3.0 3.1 3.2 3.3 3.4 3.5 3.6 Introduction Instruments Involved In Equity Offerings Parties Involved In Equity Offerings Initial Public Offerings (IPOs) Book Building IPO Process Delisting of Shares IPO Activity in India 49 50 50 52 54 58 60

Chapter 4: Private Equity


4.1 4.2 4.3 4.3 4.4 4.5 What Is Private Equity How Private Equity Works Need for Private Equity Investments What Private Equity Firms Look For Private Equity Process Private Equity in India 65 69 70 73 74 78

Investment Banking
The Dream Begins

Part II - Financial Statements


Chapter 5: Understanding Financial Statements
5.0 5.1 5.2 5.3 5.4 5.5 5.6 5.7 5.8 5.9 Introduction Sourcing the Financial Statements Location of Company Reports Understanding Financial Statements Statement of Financial Position Income Statement Statement of Comprehensive Income Statement of Cash Flows Statement of Shareholders Equity Articulation of Financial Statements 85 86 88 89 95 111 118 120 126 127

Chapter 6: Cleaning of Financial Statements


6.0 6.1 6.2 6.3 6.4 6.5 6.6 Introduction Sourcing Non-operating Expenses and Onetime Charges Typical Non-operating Expenses and Onetime Charges Special Items Clean/Adjusted Profits Adjusted Capital Using Clean or Reorganised Financials 133 134 135 137 141 144 147

Chapter 7: Analysing Financial Statements


7.0 7.1 7.2 7.3 7.4 7.5 7.6 7.7 Introduction Measuring Performance with Ratios Categories of Ratios Liquidity/Short Term Solvency Ratios Capital Structure and Coverage Ratios Turnover Ratios/Resource Management Profitability Ratios Application of Ratios in Evaluating Performance and Decision Making 151 152 152 152 155 159 162 175

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Investment Banking
The Dream Begins

Part III - Valuation


Chapter 8: Valuation Overview
8.1 8.2 8.3 8.4 8.5 8.6 8.7 8.8 8.10 8.11 8.12 Introduction Approaches to the Business Valuation The Assets Approach Comparable Company Analysis Comparable Deal Analysis Discounted Cash Flows Leveraged Buyouts Breakup Analysis +VEs and VEs of Valuation Methodologies Is There A Best Valuation Tool? Which Method Results in the Highest Valuation? 182 183 184 185 186 187 188 189 193 195 198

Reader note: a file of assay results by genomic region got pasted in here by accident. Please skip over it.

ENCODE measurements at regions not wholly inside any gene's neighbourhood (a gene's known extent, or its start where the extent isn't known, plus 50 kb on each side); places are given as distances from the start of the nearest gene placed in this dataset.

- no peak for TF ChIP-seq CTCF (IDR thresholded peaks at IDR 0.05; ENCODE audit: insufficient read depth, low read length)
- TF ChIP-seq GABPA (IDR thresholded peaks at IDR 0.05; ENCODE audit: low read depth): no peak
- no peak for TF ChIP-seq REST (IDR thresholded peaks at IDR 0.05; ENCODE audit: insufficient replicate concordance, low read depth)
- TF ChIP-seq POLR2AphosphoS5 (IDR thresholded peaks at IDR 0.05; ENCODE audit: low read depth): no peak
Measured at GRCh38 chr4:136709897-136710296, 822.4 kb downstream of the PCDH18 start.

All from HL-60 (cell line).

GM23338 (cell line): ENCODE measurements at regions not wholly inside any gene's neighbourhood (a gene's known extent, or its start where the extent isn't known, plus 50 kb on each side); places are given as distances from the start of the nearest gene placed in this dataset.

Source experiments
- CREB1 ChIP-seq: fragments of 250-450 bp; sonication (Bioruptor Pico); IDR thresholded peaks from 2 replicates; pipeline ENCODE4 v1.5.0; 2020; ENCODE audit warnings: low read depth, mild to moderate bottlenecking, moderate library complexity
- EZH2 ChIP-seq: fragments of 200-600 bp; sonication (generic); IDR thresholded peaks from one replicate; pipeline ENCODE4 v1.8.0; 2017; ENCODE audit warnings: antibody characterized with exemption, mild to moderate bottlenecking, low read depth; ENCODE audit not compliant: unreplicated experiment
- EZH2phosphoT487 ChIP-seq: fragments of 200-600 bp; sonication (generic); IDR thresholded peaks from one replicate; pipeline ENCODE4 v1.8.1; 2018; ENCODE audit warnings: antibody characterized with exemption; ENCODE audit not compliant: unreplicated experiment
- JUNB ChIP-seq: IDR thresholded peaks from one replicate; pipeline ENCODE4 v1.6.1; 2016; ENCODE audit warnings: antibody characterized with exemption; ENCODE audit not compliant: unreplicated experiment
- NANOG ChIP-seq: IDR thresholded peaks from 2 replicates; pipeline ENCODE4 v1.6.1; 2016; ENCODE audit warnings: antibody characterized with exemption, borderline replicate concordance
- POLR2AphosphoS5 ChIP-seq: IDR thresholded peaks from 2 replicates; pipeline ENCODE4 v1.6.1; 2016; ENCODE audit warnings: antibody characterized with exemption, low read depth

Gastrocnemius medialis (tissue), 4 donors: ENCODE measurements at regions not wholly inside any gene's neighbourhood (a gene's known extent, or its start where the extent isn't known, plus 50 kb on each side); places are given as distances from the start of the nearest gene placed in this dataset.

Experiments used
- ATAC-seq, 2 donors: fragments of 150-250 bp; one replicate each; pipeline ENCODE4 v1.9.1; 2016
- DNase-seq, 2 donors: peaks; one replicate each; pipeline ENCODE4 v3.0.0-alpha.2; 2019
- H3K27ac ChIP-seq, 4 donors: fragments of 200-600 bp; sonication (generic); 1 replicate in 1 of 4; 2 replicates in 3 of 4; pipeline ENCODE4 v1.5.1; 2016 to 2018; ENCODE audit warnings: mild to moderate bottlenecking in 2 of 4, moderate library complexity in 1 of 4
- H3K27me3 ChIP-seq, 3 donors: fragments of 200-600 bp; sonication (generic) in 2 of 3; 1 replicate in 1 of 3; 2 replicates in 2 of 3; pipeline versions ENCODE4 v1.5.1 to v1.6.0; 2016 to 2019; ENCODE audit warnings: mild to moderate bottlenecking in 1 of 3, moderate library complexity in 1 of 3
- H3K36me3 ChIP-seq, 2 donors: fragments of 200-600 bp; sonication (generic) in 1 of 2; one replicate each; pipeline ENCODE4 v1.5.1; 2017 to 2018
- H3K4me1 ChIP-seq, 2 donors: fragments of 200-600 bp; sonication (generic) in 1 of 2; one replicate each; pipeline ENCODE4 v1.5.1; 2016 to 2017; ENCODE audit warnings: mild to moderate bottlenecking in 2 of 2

Part IV - Relative Valuation


Chapter 9 : Comparable Company Analysis
9.1 9.2 9.3 9.4 9.5 9.6 9.7 9.8 9.9 9.10 9.11 9.12 Introduction Why Trading Comps Tool is Popular Uses of Trading Comps Steps for Trading Comps Valuation Tool Step I: Selection of Peer Group Companies Step II: Calculate Enterprise Value Step III: Making Financials Comparable Step IV: Calculate Multiples Step V: Benchmarking & Valuation Sourcing the Information for Trading Comps Summary of Multiples Is Comparable Valuation Better than DCF 206 206 209 209 210 212 222 231 239 245 246 250

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Investment Banking
The Dream Begins

Chapter 10: Comparable Deals Analysis


10.1 10.2 10.3 10.4 10.5 10.6 10.7 Introduction Steps for Deal Comps Valuation Tool Step I: Selection of Comparable Deals Step II: Calculate Enterprise Value Step III: Source Key Financials Step IV: Calculate Multiples Step V: Benchmarking and Valuation 253 254 256 257 261 262 263

Part V - Excel Shortcuts

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Investment Banking
The Dream Begins

SNAPSHOTS FROM 3RD EDITION

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Investment Banking
The Dream Begins

1.4 INVESTMENT BANKING POST FINANCIAL CRISIS